By,  Sabreen Hussain

Introduction

In 2013, ITC Limited, an Indian multinational corporation, had filed an application in the High Court of Madras, seeking a permanent injunction to stop Nestle India from using the mark ‘Magical Masala’ for its instant noodles[i]. The contention put forth by ITC was that it had introduced ‘Sunfeast Yippee! Noodles’ with ‘Magic Masala’ flavour in 2010 and Nestle India’s adoption of a misleadingly similar expression ‘Magical Masala’ in 2013 to market their noodles, amounted to passing off.

Infringement or passing off occurs when another trader copies the essential features of the trademark but sells the goods in his name. If a mark is confusingly similar to a registered trademark used on similar goods or services, it constitutes infringement. If the trademark offended is unregistered, the only available remedy is an action for passing off. Infringement is a remedy based on the violation of statutory laws whereas passing off is based on common law.[ii]

Prior Judicial Interpretation

For an action of passing off ‘The Classical Trinity’ test postulates that the following must be proven: (1) goodwill owned by the claimant; (2) misrepresentation by the defendant; and (3) the actual or likelihood of damage to that goodwill.[iii]

In addition, the Delhi High Court in the case of Micolube India Ltd. v. Maggon Auto Centre,[iv] held that in a passing off proceeding, it is essential to prove that the consumer was misled into believing that the impugned goods are the goods of or are connected with the goods of a prior user of the trademark.

In a recent decision, a Division Bench of the Supreme Court[v] held that “though passing off is, in essence, an action based on deceit, fraud is not a necessary element of a right of action, and that the defendant’s state of mind is wholly irrelevant to the existence of a cause of action for passing off, if otherwise the defendant has imitated or adopted the Plaintiff’s mark.”[vi]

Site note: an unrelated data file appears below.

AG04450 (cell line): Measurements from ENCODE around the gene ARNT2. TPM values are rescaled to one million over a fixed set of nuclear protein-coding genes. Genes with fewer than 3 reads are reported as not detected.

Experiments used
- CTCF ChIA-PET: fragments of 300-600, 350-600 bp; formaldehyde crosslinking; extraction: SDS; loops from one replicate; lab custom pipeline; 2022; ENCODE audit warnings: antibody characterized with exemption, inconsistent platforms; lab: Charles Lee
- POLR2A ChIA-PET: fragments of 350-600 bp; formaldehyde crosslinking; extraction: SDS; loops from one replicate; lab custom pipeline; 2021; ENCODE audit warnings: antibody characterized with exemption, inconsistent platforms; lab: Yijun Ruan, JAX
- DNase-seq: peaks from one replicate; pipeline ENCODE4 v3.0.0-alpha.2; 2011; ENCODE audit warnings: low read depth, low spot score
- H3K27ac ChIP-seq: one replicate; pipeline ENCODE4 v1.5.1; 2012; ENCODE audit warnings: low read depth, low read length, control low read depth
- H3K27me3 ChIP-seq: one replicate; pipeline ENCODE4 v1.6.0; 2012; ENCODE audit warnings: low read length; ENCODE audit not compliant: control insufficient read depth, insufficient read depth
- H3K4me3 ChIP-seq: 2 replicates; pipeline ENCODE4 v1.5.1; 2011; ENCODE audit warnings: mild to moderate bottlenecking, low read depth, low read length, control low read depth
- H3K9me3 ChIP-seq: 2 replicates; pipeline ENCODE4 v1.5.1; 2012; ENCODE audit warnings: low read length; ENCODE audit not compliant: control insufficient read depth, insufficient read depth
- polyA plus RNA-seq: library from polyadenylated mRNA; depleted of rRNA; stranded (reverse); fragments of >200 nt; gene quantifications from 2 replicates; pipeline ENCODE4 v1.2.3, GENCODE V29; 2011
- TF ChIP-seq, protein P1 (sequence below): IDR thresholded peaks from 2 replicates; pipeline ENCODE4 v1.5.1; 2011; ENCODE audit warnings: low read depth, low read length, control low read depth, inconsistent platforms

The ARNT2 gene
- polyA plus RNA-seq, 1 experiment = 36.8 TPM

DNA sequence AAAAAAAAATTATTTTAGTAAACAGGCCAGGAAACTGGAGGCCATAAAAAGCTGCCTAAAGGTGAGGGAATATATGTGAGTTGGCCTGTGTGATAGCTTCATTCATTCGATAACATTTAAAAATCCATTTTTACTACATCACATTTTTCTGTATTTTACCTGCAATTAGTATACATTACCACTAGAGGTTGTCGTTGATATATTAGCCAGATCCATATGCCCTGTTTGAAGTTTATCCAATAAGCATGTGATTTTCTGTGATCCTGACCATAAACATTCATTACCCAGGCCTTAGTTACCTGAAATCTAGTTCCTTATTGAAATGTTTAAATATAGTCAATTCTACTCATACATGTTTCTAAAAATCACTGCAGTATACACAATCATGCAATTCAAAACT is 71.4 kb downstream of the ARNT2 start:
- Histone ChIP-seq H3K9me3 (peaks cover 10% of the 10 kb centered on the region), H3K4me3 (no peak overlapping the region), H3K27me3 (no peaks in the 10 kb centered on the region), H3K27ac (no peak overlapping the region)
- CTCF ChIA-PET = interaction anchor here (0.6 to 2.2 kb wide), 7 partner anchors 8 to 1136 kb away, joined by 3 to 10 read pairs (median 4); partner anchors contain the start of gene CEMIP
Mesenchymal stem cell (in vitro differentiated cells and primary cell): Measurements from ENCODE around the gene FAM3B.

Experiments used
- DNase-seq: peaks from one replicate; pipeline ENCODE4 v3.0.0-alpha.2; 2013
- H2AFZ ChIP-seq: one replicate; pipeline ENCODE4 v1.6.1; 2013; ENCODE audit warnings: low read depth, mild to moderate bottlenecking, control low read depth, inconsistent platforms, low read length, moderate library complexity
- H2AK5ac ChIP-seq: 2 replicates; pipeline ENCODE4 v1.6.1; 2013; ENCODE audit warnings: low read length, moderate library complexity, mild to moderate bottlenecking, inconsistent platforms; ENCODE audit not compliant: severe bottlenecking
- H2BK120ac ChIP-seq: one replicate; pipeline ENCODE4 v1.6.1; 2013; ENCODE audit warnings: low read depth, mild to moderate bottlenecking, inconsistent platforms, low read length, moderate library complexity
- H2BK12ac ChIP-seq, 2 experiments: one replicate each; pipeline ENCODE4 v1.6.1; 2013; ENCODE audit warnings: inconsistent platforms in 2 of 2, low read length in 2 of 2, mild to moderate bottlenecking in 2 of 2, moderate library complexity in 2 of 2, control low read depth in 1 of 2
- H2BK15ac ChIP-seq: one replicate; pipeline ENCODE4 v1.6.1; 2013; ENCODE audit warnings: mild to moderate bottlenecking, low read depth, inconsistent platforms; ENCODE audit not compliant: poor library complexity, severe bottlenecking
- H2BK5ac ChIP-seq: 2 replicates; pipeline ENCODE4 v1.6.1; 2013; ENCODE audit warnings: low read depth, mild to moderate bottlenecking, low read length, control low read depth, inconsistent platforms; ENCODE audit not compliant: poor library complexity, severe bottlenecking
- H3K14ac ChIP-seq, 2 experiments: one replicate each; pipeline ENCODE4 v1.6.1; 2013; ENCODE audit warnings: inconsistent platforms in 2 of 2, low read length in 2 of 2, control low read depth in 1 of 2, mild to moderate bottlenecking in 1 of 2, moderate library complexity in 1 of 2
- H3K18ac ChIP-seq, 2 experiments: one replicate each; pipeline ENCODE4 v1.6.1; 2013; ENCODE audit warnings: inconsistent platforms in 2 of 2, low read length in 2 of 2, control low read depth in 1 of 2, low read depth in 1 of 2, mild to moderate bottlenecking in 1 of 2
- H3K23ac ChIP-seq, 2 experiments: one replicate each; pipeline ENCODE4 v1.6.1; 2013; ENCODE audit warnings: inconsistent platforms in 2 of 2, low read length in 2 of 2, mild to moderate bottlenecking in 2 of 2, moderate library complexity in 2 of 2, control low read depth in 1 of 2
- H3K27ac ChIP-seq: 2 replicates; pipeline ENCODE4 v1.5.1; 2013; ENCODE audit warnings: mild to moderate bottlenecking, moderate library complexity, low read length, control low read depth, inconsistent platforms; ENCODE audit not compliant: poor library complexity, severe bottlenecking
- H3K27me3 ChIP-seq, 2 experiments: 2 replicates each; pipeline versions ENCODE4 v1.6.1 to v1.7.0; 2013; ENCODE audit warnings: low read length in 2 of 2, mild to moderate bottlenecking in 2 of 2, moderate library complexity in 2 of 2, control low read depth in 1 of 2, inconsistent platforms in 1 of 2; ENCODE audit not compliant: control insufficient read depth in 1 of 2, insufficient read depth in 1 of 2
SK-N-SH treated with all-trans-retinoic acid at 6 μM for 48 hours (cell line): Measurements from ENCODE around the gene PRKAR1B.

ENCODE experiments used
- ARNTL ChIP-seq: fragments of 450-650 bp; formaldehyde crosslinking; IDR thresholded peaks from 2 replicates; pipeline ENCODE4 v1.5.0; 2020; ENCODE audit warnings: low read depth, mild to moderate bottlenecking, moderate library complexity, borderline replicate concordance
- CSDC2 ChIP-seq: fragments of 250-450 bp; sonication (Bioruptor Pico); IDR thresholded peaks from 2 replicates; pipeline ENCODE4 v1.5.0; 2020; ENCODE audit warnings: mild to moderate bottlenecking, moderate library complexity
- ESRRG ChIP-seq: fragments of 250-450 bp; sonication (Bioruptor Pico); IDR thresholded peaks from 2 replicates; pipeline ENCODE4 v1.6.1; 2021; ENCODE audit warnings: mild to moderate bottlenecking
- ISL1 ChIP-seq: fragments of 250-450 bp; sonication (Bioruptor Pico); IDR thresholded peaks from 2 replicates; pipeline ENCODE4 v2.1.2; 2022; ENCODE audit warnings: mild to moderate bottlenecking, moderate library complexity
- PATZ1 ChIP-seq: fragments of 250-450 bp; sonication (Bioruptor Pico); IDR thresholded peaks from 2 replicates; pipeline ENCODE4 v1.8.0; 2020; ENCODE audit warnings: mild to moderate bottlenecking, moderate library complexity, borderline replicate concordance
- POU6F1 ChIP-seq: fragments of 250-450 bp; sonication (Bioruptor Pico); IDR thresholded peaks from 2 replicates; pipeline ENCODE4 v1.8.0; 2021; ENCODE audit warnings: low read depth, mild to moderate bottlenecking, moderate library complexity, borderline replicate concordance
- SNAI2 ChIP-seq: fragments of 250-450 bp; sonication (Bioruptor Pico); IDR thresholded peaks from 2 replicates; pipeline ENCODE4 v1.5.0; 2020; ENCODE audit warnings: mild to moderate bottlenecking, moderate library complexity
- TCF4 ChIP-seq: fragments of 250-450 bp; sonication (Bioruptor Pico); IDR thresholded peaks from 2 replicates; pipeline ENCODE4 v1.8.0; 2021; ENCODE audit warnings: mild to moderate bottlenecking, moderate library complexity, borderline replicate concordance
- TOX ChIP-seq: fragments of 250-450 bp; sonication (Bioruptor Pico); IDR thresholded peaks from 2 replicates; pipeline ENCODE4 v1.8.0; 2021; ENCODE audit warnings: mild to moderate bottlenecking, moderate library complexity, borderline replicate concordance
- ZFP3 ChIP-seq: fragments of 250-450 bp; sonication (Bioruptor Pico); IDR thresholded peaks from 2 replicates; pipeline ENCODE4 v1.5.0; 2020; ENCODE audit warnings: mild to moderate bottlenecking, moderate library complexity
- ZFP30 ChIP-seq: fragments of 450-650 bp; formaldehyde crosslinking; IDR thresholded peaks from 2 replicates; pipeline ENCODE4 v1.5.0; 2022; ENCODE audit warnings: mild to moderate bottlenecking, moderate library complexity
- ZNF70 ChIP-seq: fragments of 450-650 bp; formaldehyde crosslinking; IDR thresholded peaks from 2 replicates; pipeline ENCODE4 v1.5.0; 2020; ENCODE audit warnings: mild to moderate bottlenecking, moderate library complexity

Contentions of the Parties

The contention put forth by ITC was that ‘Magic Masala’ had become a source identifier and had gained immense goodwill and popularity amongst the consumers. ITC felt that in light of its geographical reach and reputation, ‘Magic Masala’ itself had attained distinctiveness. Thus, changing the mark from ‘Magic Masala’ to ‘Magical Masala’ was a deliberate attempt by Nestle to reap the benefits of the goodwill generated by ITC and pass-off its product as that of ITC to the customers.[vii]

Countering ITC’s contentions, Nestle argued that its trademark was ‘Maggi’ and that the expression ‘Magical Masala’ was only used as a “flavour descriptor” of the instant noodles. Nestle further contended that ‘Magical’ & ‘Masala’ were expressions common to the trade and no single entity could claim proprietary rights over them. Nestle justified this contention by explaining that the word ‘Magic’ meant ‘marvellous’ or ‘exciting’, and the word ‘Masala’ referred to “a mix of spice for food preparation known to the Indian culinary.” Thus, when used together, one could not claim exclusive rights since the laudatory word ‘Magic’ was being used to describe the ‘Masala’. Nestle claimed that its use of the term ‘Magical Masala’ was merely to describe the ‘wonderful/excellent’ taste the masala would bring to the bland noodles in the pack. Additionally, Nestle also submitted that it had used the term ‘Magic’ for non-noodle food products before ITC and thus, ITC’s claim of proprietary rights over the term was contended to be baseless. Moreover, Nestle reasoned that both the parties were selling their noodles under their respective brands namely, ‘Sunfeast Yippee! Noodles’ and ‘Maggi’, and not ‘Magic Masala’ or ‘Magical Masala’. Therefore, no grounds for confusion arose, especially since the products were being sold in entirely different packaging.

Analysis

The entire suit is based on the usage of the term ‘Magical’ and the controversy caused due to its similarity with ‘Magic.’ The case on the face of it appears to tilt in the favour of ITC, considering that there seems to be a violation of the term ‘Magic’. However, there are numerous factors to be weighed in before arriving at a decision.

The author believes that while ITC did make waves in the instant noodles industry, they generated goodwill and reputation on the basis of their brand name Sunfeast Yippee! Noodles and not on the basis of their flavours. ‘Magic Masala’ was merely a flavour and not a sub-brand. Moreover, there were two other flavours namely ‘Classic Masala’ and ‘Chinese Masala’. Any buyer while distinguishing the two products, would look at the brand names ‘Sunfeast Yippee! Noodles’ and ‘Maggi’, as opposed to the flavours. Hence, a claim of trademark violation on the basis of a mere flavour identifier should not suffice.